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No Pepper Spray on Nonviolent Protesters

 (created 3.10.05)

Report on March 3, 2005, Hearing 

A hearing took place March 3 on our (plaintiffs') motion to reconsider the court's order ruling out punitive damages and our motion for a more in-depth jury selection process.

Judge Susan Illston didn't rule on the motions on the hearing day, but she said she's inclined to deny them but to allow expanded time questioning prospective jurors.

The judge rejected a suggestion by the defense to show one of the police torture videos to the prospective jury panel during juror selection. That would have given the defense a chance to spot and reject from the jury all those who showed any emotional or human reaction to the horrific police actions shown in the video.

The judge accepted our lawyer Tony Serra's suggestion to have both sides present abbreviated 15 minute statements to the jury pool to let them know what the case is about, but no photos, videos or other evidence would be allowed. There would still be full opening statements presented after the jury is chosen and the trial begins. Jury selection would probably take up all of the first day.

The judge wants both sides to think about whether to tell the jury the case has been to trial before. Doing so might give the jury a clue that they should come to unanimity since it's been tried before and has taken so long, since 1997.

Commenting on the passionate language of his formal motion for revised order, our lead counsel Dennis Cunningham told the judge, "My colleagues cringed at heat of my language." The judge replied, "The Court was struck by that as well."*  

Dennis went on to argue eloquently about why the judge should recant improper statements of fact in her order ruling out punitive damages, and why we'd like the First Amendment claim back in the case. By her language in the order, the judge may have inadvertently removed all the history and context from the case by making the motives of the protesters and the police irrelevant. 

Allowing revival of the First Amendment claim would make the context relevant again. But the defense was quick to point out that the First Amendment claim was irrevocably dropped by stipulation of our previous lawyers in 1997. With that approach blocked, Dennis argued for the judge to amend her order to delete improper and erroneous statements of fact that she cited as the basis for ruling out punitive damages. He said if she did that it could allow the history and context to remain relevant.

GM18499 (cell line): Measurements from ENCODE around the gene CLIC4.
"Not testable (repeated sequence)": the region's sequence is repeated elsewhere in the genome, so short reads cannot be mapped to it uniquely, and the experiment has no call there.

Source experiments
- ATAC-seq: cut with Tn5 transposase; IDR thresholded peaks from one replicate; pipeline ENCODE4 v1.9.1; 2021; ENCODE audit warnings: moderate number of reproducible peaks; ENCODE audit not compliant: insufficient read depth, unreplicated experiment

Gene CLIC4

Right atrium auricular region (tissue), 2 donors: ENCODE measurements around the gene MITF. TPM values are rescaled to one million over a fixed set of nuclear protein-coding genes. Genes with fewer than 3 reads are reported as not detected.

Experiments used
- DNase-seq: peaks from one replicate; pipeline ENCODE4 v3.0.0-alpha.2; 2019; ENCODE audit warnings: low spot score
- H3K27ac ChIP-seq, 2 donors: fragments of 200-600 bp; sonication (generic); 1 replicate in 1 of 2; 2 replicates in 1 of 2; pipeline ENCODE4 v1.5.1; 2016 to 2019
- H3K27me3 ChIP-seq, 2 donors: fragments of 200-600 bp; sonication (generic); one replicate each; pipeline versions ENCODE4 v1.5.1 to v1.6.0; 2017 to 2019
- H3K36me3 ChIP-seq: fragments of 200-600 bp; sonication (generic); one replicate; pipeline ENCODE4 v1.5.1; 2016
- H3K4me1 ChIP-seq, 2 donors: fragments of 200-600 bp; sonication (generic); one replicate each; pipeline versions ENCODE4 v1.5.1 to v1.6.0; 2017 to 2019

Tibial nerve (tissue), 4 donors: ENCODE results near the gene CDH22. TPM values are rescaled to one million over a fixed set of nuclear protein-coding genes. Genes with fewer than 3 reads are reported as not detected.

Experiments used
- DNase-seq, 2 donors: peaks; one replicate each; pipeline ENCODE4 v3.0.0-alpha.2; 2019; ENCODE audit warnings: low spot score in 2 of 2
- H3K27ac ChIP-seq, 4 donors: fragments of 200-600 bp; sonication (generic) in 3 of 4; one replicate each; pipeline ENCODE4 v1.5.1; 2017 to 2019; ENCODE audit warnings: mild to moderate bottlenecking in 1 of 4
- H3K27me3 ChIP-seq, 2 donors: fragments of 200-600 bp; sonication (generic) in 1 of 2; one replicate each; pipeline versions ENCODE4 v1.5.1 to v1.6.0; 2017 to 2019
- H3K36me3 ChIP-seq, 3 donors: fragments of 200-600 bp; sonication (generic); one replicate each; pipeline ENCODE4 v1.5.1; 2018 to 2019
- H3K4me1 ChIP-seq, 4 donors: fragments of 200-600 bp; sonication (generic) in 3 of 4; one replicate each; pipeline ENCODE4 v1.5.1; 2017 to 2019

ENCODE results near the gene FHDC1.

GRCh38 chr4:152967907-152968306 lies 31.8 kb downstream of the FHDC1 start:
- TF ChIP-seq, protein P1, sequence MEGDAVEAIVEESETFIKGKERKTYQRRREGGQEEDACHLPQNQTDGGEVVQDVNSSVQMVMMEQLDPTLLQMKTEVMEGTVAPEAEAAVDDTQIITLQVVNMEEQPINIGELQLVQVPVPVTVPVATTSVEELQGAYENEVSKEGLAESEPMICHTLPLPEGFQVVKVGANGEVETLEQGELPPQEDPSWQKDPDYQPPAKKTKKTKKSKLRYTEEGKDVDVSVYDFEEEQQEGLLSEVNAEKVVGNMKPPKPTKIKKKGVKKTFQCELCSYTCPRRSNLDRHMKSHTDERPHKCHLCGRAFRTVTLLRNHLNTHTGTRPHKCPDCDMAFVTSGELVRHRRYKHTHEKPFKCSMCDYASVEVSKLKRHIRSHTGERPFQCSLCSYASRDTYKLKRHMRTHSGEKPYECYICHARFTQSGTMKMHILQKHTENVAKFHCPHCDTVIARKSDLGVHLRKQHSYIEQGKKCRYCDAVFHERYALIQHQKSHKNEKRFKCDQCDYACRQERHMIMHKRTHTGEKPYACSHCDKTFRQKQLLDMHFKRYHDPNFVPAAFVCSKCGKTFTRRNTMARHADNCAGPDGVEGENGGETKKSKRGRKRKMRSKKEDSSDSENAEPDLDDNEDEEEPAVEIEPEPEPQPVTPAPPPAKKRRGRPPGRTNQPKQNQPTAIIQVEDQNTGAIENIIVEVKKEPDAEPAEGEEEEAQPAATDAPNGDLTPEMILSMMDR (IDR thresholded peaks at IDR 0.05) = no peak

The judge took both our motions under submission, and will rule on them later after considering the oral arguments and doing further legal research.

Defense counsel Nancy Delaney told the judge that she intends to file a motion to disqualify our police practices expert witness, ex-police chief Anthony V. Bouza. It's no surprise the defense wants him out, because he wrote in a report after reviewing the evidence in our case that:

"I expect to testify that the force used in these three cases -- swabbing and/or spraying pepper spray -- was inappropriate and in violation of the laws regulating the use of force, the manufacturer's own instructions as to the use of the chemical agent and the police jurisdictions (both) own regulations as to the level and relevance of the force used.

"It is axiomatic that torture may not be employed to secure compliance. A perfectly usable strategy -- grinders -- was available and its avoidance points to the police need to punish the demonstrators extra-judicially."

The judge says she thinks the trial length will be about the same as before, about two weeks, but possibly with some extra time for expert testimony. The judge has another trial before ours which may go overtime, so there's a small chance we may not start jury selection on April 11, but from one day up to a week later. The previous case may settle, and if so we'll know well in advance that our trial will start on time. But if that case goes to trial we'll just have to wait and see.

The next pre-trial hearing is set for Tuesday, March 29, 2005.

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* You can read the full text of the motions online at:

Plaintiffs' Motion for Revised Order (pdf file)

Plaintiffs' Motion for Expanded Voir Dire (pdf file)


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